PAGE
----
No-tillers Jack Herricks and Justin Knopf may seem like they are worlds apart — Herricks farms in west central Wisconsin and Knopf in north central Kansas.
When it comes to no-tilling alfalfa, Herricks no-till drills alfalfa in the spring, while Knopf seeds 1,200 to 1,500 acres of alfalfa in late summer or early fall.
Every no-tiller needs to consider a number of things to ensure they successful- ly establish an alfalfa stand. Herricks and Knopf agree that you had better plan for a no-till alfalfa crop if you’re going to raise a good stand
“The alfalfa that we seeded this past spring, the pre-planning for that crop started in the spring of 2009,” says Herricks, a dairy farmer from Cashton, Wis.
If there’s one thing that can interfere with a good no-till stand, it’s residue from the previous year’s crop, both no-tillers say. For Herricks, residue management dictates the crop that he raises before alfalfa.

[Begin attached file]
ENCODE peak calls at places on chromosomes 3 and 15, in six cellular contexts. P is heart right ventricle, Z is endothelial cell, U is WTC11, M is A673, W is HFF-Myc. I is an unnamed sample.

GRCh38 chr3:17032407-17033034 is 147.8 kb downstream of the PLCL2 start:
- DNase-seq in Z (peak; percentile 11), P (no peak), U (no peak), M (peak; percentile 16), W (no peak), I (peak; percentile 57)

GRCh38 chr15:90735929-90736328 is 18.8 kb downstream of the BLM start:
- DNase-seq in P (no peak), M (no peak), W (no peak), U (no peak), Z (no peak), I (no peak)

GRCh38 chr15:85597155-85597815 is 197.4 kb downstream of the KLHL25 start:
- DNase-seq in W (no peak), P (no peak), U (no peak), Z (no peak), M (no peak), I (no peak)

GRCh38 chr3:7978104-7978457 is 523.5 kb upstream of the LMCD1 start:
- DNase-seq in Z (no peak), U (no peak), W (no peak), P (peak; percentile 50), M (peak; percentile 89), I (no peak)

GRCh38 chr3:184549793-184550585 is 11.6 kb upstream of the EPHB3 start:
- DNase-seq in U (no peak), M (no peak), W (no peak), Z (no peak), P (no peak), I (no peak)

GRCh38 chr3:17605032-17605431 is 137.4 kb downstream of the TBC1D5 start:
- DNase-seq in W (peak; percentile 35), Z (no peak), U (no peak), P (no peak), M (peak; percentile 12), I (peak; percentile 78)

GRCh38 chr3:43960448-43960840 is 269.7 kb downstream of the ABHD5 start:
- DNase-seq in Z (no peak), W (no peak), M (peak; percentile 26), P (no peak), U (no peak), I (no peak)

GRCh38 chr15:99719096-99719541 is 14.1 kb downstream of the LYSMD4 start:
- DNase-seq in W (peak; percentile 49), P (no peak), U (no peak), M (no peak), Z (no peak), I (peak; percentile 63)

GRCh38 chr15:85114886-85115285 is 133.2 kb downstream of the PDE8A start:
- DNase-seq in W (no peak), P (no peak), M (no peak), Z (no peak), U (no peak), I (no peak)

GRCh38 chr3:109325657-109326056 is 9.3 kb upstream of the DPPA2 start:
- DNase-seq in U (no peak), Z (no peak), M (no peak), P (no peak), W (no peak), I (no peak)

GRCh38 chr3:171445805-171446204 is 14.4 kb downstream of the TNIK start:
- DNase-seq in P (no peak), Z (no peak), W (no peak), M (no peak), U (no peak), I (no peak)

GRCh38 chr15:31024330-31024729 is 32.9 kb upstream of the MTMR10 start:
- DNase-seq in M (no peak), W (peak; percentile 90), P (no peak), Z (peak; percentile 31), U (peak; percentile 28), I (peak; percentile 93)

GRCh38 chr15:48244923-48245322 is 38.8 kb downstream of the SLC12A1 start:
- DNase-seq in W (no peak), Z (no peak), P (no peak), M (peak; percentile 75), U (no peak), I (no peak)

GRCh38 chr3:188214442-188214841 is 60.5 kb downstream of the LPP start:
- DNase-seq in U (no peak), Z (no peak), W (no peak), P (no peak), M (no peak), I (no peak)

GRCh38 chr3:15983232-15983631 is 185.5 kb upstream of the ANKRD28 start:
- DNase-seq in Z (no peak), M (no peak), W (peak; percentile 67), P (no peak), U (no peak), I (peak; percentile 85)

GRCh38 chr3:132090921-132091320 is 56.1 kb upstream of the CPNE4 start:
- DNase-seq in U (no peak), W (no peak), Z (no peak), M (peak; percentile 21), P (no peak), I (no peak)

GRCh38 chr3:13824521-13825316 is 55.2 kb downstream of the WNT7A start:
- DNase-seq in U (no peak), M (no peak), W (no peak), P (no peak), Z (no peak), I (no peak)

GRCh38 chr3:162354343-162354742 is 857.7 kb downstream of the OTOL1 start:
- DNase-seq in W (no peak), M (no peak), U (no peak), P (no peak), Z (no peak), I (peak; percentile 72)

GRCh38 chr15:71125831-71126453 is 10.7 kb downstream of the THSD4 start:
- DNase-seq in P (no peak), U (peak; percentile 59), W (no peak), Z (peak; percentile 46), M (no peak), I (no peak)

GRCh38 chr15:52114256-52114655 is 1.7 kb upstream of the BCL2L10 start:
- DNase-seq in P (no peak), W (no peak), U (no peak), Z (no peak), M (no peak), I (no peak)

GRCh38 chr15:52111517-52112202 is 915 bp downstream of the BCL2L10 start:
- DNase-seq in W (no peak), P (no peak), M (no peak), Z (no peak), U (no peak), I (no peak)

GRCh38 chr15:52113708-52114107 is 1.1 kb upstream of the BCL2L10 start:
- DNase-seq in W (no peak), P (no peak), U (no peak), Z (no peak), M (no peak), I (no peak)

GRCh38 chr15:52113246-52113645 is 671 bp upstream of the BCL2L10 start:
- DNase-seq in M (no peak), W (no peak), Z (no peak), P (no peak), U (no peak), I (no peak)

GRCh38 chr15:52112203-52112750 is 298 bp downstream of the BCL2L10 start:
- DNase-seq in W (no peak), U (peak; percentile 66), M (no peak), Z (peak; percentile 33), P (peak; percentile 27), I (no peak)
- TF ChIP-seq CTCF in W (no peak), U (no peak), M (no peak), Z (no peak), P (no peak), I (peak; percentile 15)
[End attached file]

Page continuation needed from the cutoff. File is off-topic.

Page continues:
“Any acres that will be seeded to alfalfa the following year, we like to raise corn silage so we don’t have a lot of residue on the field,” says Herricks, who harvests nearly the entire corn plant for his 600 dairy cows and replacement heifers, thus leaving little corn-stalk residue to contend with.
Herricks says grain corn producers can cut corn stalks with a stalk chopper and then bale them for forage to remove excessive residue obstructions.
Knopf, who raises no-till wheat and alfalfa near Salina, Kan., almost always rotates out of…